Canvas Rebel Interview
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Canvas Rebel Interview

- Payton Riley

Canvas Rebel Interview

Read Payton's interview from Canvas Rebel, check out the full article here!


Alright, Payton thanks for taking the time to share your stories and insights with us today. Can you talk to us about how you learned to do what you do?

I was always a singer — I was practically singing as soon as I was talking. My Mom put me in voice lessons at age 7 and then at 9 years old, I started learning how to write songs, and that has become my passion. My voice coach told me that if I wanted to sing my songs on big stages, I needed to learn how to play an instrument, so at age 9, I started learning how to play guitar. I think I should have started playing guitar even earlier and spent more time on it to learn it more quickly. Playing guitar does not come naturally to me. I have to work really hard at it, and I have wanted to give up numerous times, but I kept pushing through because I knew I would regret it if I gave up — I had worked too hard to get where I am at.
Voice, guitar and songwriting are all essential! What’s also essential is practicing all three. Because of my age, I feel like I have to work harder to prove myself, so I practice a lot.
I feel like singing and songwriting have come so naturally to me, that when guitar didn’t, I got really frustrated. So that frustration is probably the biggest obstacle that stood in the way of learning more. But what has been an obstacle overall is my age, and people taking me seriously. I am extremely serious about my music. I practice my music for hours every single day. I might be just 14, but I promise that I put in just as much work if not more than any other artist.

Awesome – so before we get into the rest of our questions, can you briefly introduce yourself to our readers.

As I said earlier, I started voice lessons at age 7 and started writing songs at age 9. Through a songwriting camp I attended in 2018, I was able to write a song and perform it on the Dosey Doe Big Barn Stage in The Woodlands. At age 10, I landed a major singing part in the play “Rockin’ Robinhood.” Since then, I’ve sung the national anthem and God Bless Amercia at some pretty big venues, including the Texas Legacy Flag Fest in Conroe and the Montgomery County Fair & Rodeo. I’m now doing open mic nights and am playing at local venues 2-4 times a month. I also participate in songwriters rounds and released my first EP in 2022 that can be downloaded on all streaming platforms.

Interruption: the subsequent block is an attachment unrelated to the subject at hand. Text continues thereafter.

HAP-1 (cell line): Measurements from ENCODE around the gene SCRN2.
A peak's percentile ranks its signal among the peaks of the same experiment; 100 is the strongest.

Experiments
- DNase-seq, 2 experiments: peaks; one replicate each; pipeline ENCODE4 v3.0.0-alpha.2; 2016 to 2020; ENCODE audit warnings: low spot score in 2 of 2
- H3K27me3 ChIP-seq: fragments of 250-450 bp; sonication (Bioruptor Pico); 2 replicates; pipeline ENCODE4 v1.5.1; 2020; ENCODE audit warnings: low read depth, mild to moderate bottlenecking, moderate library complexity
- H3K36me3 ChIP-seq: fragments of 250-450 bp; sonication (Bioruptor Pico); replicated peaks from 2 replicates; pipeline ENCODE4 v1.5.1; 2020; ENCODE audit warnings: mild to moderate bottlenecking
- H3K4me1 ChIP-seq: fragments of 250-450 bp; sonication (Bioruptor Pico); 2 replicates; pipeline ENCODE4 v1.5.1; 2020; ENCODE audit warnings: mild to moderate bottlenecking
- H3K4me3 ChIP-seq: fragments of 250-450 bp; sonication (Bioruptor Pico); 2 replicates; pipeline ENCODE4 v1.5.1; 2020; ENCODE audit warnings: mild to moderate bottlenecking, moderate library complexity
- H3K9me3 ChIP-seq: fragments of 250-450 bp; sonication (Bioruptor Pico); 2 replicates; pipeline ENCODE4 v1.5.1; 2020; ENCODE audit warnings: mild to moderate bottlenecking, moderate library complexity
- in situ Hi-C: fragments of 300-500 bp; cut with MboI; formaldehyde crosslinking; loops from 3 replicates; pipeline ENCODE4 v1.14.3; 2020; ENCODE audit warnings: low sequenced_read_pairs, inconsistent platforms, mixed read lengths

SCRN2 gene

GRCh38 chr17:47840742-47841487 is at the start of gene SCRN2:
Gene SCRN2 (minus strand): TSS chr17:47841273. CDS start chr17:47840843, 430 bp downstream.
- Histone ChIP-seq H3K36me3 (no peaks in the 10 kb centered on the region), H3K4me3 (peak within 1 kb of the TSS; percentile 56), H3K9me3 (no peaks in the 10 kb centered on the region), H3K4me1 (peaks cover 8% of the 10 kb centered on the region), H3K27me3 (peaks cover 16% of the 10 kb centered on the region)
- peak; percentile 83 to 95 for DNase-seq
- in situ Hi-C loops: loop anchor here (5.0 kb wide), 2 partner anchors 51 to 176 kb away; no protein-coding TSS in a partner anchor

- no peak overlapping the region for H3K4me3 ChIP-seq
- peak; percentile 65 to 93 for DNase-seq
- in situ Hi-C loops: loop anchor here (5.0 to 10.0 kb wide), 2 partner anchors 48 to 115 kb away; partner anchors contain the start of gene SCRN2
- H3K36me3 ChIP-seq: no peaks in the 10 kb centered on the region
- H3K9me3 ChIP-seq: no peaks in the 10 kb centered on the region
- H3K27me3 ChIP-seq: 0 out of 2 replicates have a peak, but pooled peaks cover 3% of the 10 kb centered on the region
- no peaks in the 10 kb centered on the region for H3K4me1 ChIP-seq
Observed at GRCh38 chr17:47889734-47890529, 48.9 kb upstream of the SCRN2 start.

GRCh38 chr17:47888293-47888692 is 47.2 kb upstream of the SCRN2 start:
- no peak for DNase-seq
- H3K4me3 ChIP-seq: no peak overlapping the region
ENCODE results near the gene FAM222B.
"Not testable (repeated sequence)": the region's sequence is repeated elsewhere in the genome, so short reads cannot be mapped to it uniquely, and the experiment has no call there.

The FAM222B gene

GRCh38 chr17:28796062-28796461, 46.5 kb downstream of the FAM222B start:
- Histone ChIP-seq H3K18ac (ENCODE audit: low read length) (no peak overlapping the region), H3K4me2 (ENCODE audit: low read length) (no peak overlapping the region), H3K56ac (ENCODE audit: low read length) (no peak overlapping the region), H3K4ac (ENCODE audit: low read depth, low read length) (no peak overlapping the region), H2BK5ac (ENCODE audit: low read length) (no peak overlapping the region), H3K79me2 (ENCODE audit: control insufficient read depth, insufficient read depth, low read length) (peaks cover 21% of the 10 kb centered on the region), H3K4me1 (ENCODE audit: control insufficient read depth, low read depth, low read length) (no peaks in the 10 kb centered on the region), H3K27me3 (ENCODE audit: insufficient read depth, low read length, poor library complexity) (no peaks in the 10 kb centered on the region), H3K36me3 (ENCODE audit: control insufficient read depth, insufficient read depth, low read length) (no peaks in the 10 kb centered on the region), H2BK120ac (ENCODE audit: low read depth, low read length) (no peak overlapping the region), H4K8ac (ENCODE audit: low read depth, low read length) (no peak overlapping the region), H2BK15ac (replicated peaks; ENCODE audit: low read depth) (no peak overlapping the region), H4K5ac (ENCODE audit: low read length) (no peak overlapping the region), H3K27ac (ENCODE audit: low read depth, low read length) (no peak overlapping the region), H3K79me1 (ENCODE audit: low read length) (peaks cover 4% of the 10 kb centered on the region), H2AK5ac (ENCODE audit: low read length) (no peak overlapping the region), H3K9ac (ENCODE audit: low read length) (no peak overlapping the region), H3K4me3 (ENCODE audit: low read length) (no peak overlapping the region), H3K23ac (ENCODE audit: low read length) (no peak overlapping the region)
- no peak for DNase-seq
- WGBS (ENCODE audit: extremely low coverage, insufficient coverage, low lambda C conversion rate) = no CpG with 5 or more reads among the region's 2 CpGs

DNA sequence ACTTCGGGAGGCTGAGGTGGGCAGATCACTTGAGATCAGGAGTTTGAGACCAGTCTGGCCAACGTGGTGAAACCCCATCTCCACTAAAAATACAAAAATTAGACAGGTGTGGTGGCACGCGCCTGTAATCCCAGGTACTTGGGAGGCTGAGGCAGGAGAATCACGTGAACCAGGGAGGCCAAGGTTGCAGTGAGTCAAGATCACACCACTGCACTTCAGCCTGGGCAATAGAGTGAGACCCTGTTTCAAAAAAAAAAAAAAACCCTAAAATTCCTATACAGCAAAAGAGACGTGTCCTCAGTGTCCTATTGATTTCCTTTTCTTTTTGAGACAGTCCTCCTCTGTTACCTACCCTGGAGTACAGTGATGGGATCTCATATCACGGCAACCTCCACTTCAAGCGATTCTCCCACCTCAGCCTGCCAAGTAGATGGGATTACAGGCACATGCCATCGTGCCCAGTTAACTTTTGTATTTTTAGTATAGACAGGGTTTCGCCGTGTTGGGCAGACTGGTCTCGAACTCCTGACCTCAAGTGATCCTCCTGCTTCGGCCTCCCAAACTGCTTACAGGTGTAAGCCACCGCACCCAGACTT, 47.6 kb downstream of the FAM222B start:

I specialize in creating songs from life experiences — my own and those of other people. My songs are also a bit sassy. I like writing and singing songs that have both a little bit of attitude and that empower my audience. It’s also important to me to be an example to other young musicians. It can be super intimidating to put yourself out there and get venues to take you seriously. But you need to keep working, keep getting in front of them. Be kind to everyone and always lift up other musicians.

I have a heart as big as Texas. And just like my songs, I’m a bit sassy. I can stand up for myself, hunt, fish and get dirty. But I also can dress up — I always try to wear some sort of cute boots when performing, which has become a trademark.

We’d love to hear a story of resilience from your journey.

I can’t tell you how many times I’ve heard, “I will book you when you get older” or “You can open for me when you get older.” Instead of discouraging me, this makes me want to become better and work harder. There’s one particular venue that had told me “no” several times over the past few years. Well, I was there recently at a concert and the artist invited me on stage to sing a song. The owner of the venue practically ran over to our table to book me as a solo artist. And not just once — I’ll be playing there three times over the next several months!

What’s the most rewarding aspect of being a creative in your experience?

That one is easy — seeing people enjoying listening to my music or my music speaking to them in a way that makes them want to be better, stronger, and more confident.

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